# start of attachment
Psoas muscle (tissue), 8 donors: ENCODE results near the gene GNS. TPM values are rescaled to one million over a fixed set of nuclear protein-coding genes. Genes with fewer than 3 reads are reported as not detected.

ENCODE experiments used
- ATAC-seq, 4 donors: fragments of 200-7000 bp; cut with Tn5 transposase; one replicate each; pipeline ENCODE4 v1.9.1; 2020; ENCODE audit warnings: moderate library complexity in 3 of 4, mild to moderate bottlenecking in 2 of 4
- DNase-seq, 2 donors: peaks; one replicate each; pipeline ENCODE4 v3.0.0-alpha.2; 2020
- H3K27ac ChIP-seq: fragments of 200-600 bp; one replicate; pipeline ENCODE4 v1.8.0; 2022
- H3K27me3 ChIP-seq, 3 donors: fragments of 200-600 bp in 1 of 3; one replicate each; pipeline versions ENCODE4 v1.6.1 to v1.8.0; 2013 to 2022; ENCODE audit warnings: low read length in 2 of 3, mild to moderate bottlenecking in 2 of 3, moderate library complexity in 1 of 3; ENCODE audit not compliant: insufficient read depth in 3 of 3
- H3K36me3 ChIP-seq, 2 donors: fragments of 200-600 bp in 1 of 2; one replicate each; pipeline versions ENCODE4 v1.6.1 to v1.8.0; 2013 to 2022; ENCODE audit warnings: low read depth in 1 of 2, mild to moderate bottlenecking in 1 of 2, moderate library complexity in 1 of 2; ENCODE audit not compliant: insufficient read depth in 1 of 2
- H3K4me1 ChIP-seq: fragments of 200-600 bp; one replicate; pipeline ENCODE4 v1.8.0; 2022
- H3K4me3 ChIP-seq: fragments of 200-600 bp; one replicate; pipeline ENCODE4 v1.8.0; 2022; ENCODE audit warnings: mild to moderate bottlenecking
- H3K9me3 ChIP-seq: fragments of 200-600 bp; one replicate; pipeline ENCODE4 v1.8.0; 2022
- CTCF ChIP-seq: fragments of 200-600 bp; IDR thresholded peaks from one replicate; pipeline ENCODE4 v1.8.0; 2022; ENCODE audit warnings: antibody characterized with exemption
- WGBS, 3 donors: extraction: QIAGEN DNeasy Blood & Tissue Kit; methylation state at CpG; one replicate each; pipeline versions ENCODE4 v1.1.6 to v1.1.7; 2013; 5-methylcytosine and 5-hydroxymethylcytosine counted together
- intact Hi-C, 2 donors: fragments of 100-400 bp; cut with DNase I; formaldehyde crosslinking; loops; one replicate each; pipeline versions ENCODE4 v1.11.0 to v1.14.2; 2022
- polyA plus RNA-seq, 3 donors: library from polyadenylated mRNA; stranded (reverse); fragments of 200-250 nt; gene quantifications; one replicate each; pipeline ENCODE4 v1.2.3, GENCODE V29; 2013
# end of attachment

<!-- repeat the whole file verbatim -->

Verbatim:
Psoas muscle (tissue), 8 donors: ENCODE results near the gene GNS. TPM values are rescaled to one million over a fixed set of nuclear protein-coding genes. Genes with fewer than 3 reads are reported as not detected.

ENCODE experiments used
- ATAC-seq, 4 donors: fragments of 200-7000 bp; cut with Tn5 transposase; one replicate each; pipeline ENCODE4 v1.9.1; 2020; ENCODE audit warnings: moderate library complexity in 3 of 4, mild to moderate bottlenecking in 2 of 4
- DNase-seq, 2 donors: peaks; one replicate each; pipeline ENCODE4 v3.0.0-alpha.2; 2020
- H3K27ac ChIP-seq: fragments of 200-600 bp; one replicate; pipeline ENCODE4 v1.8.0; 2022
- H3K27me3 ChIP-seq, 3 donors: fragments of 200-600 bp in 1 of 3; one replicate each; pipeline versions ENCODE4 v1.6.1 to v1.8.0; 2013 to 2022; ENCODE audit warnings: low read length in 2 of 3, mild to moderate bottlenecking in 2 of 3, moderate library complexity in 1 of 3; ENCODE audit not compliant: insufficient read depth in 3 of 3
- H3K36me3 ChIP-seq, 2 donors: fragments of 200-600 bp in 1 of 2; one replicate each; pipeline versions ENCODE4 v1.6.1 to v1.8.0; 2013 to 2022; ENCODE audit warnings: low read depth in 1 of 2, mild to moderate bottlenecking in 1 of 2, moderate library complexity in 1 of 2; ENCODE audit not compliant: insufficient read depth in 1 of 2
- H3K4me1 ChIP-seq: fragments of 200-600 bp; one replicate; pipeline ENCODE4 v1.8.0; 2022
- H3K4me3 ChIP-seq: fragments of 200-600 bp; one replicate; pipeline ENCODE4 v1.8.0; 2022; ENCODE audit warnings: mild to moderate bottlenecking
- H3K9me3 ChIP-seq: fragments of 200-600 bp; one replicate; pipeline ENCODE4 v1.8.0; 2022
- CTCF ChIP-seq: fragments of 200-600 bp; IDR thresholded peaks from one replicate; pipeline ENCODE4 v1.8.0; 2022; ENCODE audit warnings: antibody characterized with exemption
- WGBS, 3 donors: extraction: QIAGEN DNeasy Blood & Tissue Kit; methylation state at CpG; one replicate each; pipeline versions ENCODE4 v1.1.6 to v1.1.7; 2013; 5-methylcytosine and 5-hydroxymethylcytosine counted together
- intact Hi-C, 2 donors: fragments of 100-400 bp; cut with DNase I; formaldehyde crosslinking; loops; one replicate each; pipeline versions ENCODE4 v1.11.0 to v1.14.2; 2022
- polyA plus RNA-seq, 3 donors: library from polyadenylated mRNA; stranded (reverse); fragments of 200-250 nt; gene quantifications; one replicate each; pipeline ENCODE4 v1.2.3, GENCODE V29; 2013